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Did the Allies really defeat the Nazis?

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Cross-posted at The Christian Watershed


On May 8, 1945 the German government officially surrendered to the Allied Forces, thus ending the War in Europe (the War in the Pacific would continue another three months). The Nazis was a horrible government that aside from its treatment of the Jewish people and other “unwanted,” regularly practiced infanticide. Their justification for such an action was they believed the perfect human (read: healthiest human) was the Aryan human; all other babies of unwanted races or that were not healthy at birth were killed off.

63 years later we are faced with a Nazi-like mentality once again – this time, however, the threat is occurring in the nations that defeated Nazism in the first place. The London Times has reported that parents are on the verge of having an easy, non-invasive procedure done to determine if their child has Down’s Syndrome. If so, the parents are then left with the choice to abort the pregnancy or prepare for a child with special needs.

I must ask, how is this way of thinking any different from the Nazi mentality of killing off weaker children in order to have a better society? I know that such a question will automatically get people to accuse me of downplaying the Holocaust, attempting to compare a medical procedure to the horrors of the Holocaust, and that somehow I’m an anti-Semite for bringing this issue up (even though I’m an ethnic Jew), but I believe it is a very legitimate question. How is the mentality that it’s okay to abort a child with Down’s Syndrome – because he won’t lead a productive life, is weak, and will be “inadequate” according to our definition of normal – any different from the Nazi way of thinking?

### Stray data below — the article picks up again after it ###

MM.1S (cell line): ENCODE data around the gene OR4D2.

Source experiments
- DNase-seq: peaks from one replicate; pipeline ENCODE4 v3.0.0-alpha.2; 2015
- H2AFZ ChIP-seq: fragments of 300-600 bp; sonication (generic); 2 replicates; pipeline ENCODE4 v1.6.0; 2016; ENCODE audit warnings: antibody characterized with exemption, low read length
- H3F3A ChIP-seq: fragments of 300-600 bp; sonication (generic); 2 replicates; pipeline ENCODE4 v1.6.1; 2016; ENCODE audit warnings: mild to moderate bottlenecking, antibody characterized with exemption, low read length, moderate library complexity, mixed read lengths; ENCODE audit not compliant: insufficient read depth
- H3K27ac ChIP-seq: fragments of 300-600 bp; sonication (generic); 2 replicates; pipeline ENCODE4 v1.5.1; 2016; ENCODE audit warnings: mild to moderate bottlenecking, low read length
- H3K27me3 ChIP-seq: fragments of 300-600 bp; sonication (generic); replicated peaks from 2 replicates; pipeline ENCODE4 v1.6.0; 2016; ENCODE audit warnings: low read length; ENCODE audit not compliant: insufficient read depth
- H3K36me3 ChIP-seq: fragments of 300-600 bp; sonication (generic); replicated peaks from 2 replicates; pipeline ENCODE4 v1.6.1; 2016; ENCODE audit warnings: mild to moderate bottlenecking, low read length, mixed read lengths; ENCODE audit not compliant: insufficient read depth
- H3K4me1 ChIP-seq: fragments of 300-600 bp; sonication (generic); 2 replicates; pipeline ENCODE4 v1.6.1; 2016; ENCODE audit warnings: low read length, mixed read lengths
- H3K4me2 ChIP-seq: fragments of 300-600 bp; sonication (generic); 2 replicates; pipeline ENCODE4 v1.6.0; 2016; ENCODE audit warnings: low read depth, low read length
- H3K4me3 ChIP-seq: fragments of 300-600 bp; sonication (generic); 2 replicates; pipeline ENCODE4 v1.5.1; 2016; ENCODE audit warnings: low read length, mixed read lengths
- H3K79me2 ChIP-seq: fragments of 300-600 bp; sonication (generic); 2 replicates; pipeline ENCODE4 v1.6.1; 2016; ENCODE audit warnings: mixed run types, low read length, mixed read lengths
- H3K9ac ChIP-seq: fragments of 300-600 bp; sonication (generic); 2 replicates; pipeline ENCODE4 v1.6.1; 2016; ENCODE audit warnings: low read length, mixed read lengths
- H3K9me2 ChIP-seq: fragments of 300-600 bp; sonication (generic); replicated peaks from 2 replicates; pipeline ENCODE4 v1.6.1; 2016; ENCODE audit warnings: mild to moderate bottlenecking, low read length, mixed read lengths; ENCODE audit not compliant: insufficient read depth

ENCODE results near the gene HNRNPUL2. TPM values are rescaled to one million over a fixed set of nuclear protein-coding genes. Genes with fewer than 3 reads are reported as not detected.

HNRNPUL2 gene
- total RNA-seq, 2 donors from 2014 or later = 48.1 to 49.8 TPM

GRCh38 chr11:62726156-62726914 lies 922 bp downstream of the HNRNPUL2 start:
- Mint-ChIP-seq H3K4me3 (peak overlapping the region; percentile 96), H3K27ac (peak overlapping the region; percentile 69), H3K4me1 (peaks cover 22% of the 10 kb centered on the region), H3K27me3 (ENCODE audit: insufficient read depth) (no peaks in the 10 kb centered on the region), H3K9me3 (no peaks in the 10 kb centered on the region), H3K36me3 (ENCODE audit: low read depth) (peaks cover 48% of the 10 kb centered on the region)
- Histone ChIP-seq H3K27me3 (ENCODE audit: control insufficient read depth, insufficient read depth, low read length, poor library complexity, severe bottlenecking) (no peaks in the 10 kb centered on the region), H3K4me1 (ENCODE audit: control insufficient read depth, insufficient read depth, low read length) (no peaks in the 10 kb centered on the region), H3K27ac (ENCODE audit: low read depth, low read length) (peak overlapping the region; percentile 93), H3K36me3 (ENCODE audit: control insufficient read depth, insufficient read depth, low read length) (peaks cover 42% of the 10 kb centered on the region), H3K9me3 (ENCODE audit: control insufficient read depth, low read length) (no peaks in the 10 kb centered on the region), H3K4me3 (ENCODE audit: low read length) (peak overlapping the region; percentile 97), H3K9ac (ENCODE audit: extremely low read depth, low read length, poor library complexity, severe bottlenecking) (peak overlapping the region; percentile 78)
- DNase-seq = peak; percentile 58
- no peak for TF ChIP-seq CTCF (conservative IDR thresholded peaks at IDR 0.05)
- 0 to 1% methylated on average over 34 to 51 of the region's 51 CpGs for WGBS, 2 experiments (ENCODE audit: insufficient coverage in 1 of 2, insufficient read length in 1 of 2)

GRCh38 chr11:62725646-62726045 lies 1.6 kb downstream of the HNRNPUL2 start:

The chilling answer is simple; there is no difference. By choosing and allowing parents to abort unwanted children due to a “weakness” in the child (a physical or mental abnormality) we, as a society, are saying that such people actually do harm society and therefore really don’t deserve to live. If the parents want to keep the child, mazel tov to them, but as a society we could care less if parents want to kill handicapped children in the womb.

My question is, why stop in the womb? There is no logical justification for this (see my post, “A Philosophical Argument Against Abortion” to see how the lines are very blurry when attempting to define the beginning of human life if “conception” is not the base definition). As a society we’ve devalued life so much that if an individual life does not aid in furthering society, or contribute to the evolution of the community, then that life is looked upon with disdain. Why not begin killing life outside of the womb once it has lost its capability to produce or evolve society?

Is grandmother costing you too much and not making any money? Put her to sleep like a dog. Did your child fall three stories and now has severe brain damage, unable to feed herself? Take her to the doctor, get an injection, and be done with this weight on society. Just found out your son has severe Autism? No worries, we can just kill him.

This brings me to my bigger point; this may not be the end result of Naturalism, but it is literally impossible for someone with a Naturalistic mindset to argue adequately and logically against this ethical system. In fact, such an ethical system is far more logical within Naturalism than one that attempts to protect the weak and feeble minded.

(Continue reading post at The Christian Watershed)


Pannenberg ?: "Give it another 50 years and you very well might see legalized euthanasia for the sick and infirm." Whaddya mean? We've got that now in Oregon. Rude
It seems like no matter what conservatives do, liberals keep winning. It's more like despite how much those who believe in absolutes succeed in getting their point across, those who don't keep fighting. Freedom, which means a minimal state, is the only halfway effective defense against the relativist. No matter what policy or program is put in place those who live for power are going to take it over and corrupt it -- faith-based or not. tribune7
It seems like no matter what conservatives do, liberals keep winning. PannenbergOmega
I think we can all agree that it is down right crazy and barbaric to actually consider puting to death people with debilitating afflictions. What I said earlier though I still stand by. 50 years ago gay marriage and legal abortions were unthinkable. Give it another 50 years and you very well might see legalized euthanasia for the sick and infirm. PannenbergOmega
Of interest: Sunday: 'I now believe in miracles,' mother says after autistic son is found. http://www.startribune.com/20645459.html bornagain77
Oh, and this solves magnan's dilemma, too. Which is crueler? Killing before someone who MIGHT have DOWNS is born, only to discover we were wrong, or killing AFTER someone is born so we can confirm it. Let's make sure it is truly debilitating before we snuff 'em. Graceout